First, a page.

Overview of hub features#

2i2c builds and operates distributions of JupyterHubs that are tailored for particular use-cases. These services share many of the same infrastructure components, but have customizations and optimizations that are more domain- or community-specific.

https://drive.google.com/uc?export=download&id=1vL8ekAtUQ4TEik4-oWIn36VAOITdlmpR

A high-level technical overview of an Interactive Computing Service collaboratively run by 2i2c and a community of practice. Each hub is a JupyterHub Distribution with a collection of community-led open source projects that are customized for a particular use-case.#

Here is a brief overview of the major features that are present in each.

name

description

research

education

Authentication 🔍

Access control

Hub administrators can control over who has access to your hub

✔️

✔️

GitHub Logon

Authenticate with a list of GitHub usernames

✔️

✔️

Google OAuth logon

Authenticate with email addresses that use Google OAuthentication

✔️

✔️

GitHub Teams Logon

Authenticate via membership in a GitHub Team that you control

✔️

User Environment ⚒️

Custom user environment

Communities may bring their own Docker images for user environments.

✔️

✔️

Host content in repositories

Use nbgitpuller to store content in online repositories and distribute them to users with a click

✔️

✔️

Jupyter Interfaces

Jupyter Lab and Notebook interfaces are designed for interactive data science environments

✔️

✔️

RStudio

RStudio is an integrated development environment (IDE) for R

✔️

✔️

Configurable resources 📈

User storage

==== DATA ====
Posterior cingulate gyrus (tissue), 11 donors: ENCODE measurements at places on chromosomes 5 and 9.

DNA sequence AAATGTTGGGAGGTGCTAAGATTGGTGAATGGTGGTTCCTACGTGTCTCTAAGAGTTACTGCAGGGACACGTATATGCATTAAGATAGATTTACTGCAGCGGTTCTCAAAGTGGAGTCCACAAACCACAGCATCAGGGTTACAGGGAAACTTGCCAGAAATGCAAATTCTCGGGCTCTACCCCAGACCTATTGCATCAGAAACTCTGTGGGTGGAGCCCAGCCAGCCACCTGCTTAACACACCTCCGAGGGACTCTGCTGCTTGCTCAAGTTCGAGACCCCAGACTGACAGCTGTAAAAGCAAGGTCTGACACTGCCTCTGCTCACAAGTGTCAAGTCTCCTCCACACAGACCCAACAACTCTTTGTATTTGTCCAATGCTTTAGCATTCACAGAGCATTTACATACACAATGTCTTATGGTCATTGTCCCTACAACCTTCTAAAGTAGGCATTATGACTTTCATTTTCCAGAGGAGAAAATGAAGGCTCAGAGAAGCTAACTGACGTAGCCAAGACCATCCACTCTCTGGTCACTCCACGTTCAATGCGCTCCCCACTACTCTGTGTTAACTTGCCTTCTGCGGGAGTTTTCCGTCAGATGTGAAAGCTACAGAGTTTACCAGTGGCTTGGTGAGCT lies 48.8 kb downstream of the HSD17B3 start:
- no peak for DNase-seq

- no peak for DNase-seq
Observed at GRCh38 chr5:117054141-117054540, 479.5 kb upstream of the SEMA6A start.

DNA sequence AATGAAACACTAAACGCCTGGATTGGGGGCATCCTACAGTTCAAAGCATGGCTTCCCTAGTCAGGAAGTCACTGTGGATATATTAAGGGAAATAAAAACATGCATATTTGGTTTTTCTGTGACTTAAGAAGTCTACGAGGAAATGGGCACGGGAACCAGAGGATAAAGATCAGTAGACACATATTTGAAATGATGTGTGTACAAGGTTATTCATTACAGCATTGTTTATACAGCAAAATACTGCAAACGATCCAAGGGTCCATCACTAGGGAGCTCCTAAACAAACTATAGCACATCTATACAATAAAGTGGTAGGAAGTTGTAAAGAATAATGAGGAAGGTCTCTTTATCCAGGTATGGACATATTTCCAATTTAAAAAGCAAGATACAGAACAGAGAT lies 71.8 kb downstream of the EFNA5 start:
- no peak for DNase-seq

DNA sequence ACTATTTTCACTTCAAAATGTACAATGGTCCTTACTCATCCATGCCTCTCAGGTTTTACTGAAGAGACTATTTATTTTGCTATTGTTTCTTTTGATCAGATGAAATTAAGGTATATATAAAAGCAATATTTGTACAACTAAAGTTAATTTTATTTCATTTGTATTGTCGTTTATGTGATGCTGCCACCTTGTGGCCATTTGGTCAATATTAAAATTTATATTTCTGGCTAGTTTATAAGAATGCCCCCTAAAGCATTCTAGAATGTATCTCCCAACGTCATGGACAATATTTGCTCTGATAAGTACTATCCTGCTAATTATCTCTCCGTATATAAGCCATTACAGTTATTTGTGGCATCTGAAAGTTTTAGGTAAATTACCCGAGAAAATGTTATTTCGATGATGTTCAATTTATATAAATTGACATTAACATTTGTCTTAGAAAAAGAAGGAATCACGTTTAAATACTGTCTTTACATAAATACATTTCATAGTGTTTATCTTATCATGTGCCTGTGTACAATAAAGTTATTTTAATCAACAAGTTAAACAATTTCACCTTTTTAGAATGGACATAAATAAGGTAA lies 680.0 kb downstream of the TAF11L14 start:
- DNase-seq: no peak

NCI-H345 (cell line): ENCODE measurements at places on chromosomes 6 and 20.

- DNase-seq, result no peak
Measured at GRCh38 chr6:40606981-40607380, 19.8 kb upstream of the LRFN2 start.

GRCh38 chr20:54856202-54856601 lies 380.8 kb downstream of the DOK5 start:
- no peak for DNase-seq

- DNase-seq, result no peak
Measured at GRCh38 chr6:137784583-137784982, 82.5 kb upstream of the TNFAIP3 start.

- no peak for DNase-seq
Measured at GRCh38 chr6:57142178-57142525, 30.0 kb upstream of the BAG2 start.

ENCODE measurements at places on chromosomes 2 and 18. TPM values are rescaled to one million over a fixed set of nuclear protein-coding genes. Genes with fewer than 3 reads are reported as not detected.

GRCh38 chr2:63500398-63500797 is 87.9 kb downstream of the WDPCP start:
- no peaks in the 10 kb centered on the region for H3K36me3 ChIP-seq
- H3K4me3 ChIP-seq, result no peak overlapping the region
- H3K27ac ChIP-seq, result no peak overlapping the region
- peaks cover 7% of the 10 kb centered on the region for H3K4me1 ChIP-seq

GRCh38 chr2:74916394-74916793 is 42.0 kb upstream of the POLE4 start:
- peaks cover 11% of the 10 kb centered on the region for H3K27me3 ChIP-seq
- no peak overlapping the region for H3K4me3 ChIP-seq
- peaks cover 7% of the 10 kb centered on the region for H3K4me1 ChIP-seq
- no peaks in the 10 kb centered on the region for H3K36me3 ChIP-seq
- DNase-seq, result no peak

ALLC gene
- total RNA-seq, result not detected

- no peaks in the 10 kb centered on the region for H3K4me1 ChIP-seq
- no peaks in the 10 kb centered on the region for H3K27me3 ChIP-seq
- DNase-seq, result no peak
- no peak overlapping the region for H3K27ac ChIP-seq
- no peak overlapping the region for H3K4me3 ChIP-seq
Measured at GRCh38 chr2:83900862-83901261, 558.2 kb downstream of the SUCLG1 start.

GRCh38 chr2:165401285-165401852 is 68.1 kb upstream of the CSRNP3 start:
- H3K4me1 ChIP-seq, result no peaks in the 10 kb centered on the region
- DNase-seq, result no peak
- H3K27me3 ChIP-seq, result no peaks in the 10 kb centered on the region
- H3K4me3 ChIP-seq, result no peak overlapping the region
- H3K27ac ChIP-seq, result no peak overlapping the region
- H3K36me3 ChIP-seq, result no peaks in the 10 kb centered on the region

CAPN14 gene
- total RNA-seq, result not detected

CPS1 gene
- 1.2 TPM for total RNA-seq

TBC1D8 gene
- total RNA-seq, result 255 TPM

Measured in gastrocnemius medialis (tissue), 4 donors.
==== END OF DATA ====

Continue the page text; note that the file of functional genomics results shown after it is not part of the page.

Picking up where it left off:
Users have their own filesystem that persists between sessions.

up to 20GB

up to 20GB

Configurable RAM

Configure the RAM available to users from the hub UI

2-64GB

1-4GB

Configurable CPU

Configure the CPU available to users from the hub UI

2+ dedicated CPUs

1-2 shared CPUs

Shared storage

Administrators can place files in a shared folder that all users may access.

up to 100GB

up to 100GB

Cloud infrastructure ☁️

Use commercial cloud

Hubs can run on either AWS, GKE, or Azure

AWS/GKE/Azure

AWS/GKE/Azure

Connect with cloud data

Access cloud-hosted data from your hub

✔️

Scalable Dask Clusters

Scale your computing with Dask Gateway clusters

✔️

Bring your own credits

Communities can run 2i2c Hubs on their cloud accounts and projects.

ask us

ask us

Service Level 👷‍♀️

Operations Support

2i2c provides a dedicated support channel for all hubs

✔️

✔️

Hub Uptime

2i2c has a team of Hub Engineers that keep the infrastructure up-to-date, upgraded, and running smoothly

98%

98%

User Privacy

Hubs follow best practices in user privacy, and 2i2c retains no user data.

✔️

✔️

Connect with communities

2i2c provides a communications channel in Slack for Community Representatives to connect with one another

✔️

✔️

Open Source 💗

Right to Replicate

Hubs are designed to be replicable by anybody on their own infrastructure.

✔️

✔️

Open Source Stack

Hubs are built entirely with open source and community-driven tooling

✔️

✔️

Open Source Support

Hub fees fund open source engineers to do development and community work across the stack.

✔️

✔️

JupyterHub in the cloud#

At the core of a community service is one or more JupyterHubs that provide an access point for interactive computing and cloud infrastructure for your community members.

You may access your community JupyterHub at a URL with the following form (though you may choose a custom URL if you wish):

<hub-name>.<community-name>.2i2c.cloud

JupyterHub provides interactive computing sessions for each of your users, and connect to the other infrastructure in the cloud. Our JupyterHubs can run on Google Cloud, Amazon AWS, or Microsoft Azure.

Authentication#